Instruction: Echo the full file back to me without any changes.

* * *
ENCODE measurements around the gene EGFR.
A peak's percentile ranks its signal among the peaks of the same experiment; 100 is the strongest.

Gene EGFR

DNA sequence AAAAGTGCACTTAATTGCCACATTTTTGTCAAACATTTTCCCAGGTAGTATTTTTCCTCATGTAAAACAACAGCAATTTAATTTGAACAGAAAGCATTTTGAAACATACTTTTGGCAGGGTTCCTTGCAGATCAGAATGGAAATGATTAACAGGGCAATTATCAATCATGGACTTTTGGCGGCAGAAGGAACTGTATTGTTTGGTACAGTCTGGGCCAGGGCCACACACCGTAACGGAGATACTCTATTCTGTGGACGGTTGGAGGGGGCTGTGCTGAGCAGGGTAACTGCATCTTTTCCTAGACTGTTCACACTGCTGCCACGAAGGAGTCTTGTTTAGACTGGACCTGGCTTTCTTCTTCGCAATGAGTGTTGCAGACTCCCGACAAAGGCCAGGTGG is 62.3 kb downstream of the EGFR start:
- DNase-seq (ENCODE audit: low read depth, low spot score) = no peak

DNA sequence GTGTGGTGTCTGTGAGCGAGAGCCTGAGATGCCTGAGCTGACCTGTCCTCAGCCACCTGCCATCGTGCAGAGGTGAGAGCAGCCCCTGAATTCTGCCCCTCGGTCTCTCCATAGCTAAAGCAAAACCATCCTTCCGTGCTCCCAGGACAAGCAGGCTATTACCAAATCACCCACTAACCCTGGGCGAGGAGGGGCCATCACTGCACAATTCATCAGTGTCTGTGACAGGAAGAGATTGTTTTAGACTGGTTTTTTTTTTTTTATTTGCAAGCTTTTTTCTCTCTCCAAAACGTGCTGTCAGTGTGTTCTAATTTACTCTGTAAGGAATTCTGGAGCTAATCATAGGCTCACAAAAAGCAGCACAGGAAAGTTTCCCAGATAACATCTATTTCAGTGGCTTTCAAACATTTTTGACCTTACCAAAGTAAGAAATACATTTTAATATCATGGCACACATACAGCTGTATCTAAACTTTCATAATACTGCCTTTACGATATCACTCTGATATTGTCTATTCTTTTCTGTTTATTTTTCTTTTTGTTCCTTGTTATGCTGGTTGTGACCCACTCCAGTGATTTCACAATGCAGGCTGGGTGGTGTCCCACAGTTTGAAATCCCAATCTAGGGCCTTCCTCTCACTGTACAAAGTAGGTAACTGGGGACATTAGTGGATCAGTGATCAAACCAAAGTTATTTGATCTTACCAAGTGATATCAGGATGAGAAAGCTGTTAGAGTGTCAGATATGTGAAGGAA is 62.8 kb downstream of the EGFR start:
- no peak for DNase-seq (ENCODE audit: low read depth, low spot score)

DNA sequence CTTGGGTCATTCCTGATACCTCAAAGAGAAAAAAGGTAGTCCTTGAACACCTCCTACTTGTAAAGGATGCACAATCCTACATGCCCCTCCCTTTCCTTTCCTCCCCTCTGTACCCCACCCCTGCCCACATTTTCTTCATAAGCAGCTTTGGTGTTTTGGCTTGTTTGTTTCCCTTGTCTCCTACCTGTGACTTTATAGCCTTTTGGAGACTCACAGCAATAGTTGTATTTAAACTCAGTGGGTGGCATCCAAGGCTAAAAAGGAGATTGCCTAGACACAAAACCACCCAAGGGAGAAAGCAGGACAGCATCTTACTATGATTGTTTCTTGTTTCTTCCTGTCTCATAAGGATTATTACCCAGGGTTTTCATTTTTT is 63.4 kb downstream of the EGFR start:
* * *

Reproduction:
ENCODE measurements around the gene EGFR.
A peak's percentile ranks its signal among the peaks of the same experiment; 100 is the strongest.

Gene EGFR

DNA sequence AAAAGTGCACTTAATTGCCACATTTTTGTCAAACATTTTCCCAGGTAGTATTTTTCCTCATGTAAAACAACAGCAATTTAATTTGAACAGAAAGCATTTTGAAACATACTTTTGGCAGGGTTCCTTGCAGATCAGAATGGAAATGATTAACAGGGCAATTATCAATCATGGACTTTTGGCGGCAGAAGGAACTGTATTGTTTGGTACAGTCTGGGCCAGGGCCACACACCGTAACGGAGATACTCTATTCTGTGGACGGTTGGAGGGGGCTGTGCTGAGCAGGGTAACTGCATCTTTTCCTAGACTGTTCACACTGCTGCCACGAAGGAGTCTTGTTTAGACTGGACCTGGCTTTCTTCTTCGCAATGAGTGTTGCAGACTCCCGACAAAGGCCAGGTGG is 62.3 kb downstream of the EGFR start:
- DNase-seq (ENCODE audit: low read depth, low spot score) = no peak

DNA sequence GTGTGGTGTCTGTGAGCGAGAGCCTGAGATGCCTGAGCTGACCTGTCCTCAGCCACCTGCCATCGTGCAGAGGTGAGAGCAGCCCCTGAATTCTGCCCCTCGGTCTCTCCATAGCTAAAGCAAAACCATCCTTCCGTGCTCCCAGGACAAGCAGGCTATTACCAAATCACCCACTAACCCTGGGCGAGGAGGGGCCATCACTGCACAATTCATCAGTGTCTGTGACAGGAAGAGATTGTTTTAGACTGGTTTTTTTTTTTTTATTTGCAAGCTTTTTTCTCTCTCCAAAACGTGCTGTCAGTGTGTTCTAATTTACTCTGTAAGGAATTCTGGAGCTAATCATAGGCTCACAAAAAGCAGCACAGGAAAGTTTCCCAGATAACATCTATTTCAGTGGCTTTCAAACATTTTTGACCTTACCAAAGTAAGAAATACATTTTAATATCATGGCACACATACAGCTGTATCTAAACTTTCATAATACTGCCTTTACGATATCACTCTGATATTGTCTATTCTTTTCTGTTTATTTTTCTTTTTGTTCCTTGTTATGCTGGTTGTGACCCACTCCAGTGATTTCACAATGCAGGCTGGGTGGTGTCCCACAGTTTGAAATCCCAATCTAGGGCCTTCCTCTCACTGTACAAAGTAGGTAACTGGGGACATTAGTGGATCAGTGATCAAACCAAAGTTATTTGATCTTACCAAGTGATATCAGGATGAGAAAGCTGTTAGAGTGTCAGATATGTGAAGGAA is 62.8 kb downstream of the EGFR start:
- no peak for DNase-seq (ENCODE audit: low read depth, low spot score)

DNA sequence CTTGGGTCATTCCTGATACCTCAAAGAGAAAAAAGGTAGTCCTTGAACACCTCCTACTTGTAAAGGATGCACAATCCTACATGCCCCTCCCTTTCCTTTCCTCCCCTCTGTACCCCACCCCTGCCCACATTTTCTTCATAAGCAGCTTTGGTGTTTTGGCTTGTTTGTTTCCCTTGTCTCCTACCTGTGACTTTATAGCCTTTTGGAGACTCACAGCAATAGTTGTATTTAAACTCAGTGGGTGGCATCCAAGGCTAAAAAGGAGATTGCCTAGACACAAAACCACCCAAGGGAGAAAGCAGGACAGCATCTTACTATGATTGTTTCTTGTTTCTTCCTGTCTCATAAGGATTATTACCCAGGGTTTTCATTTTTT is 63.4 kb downstream of the EGFR start: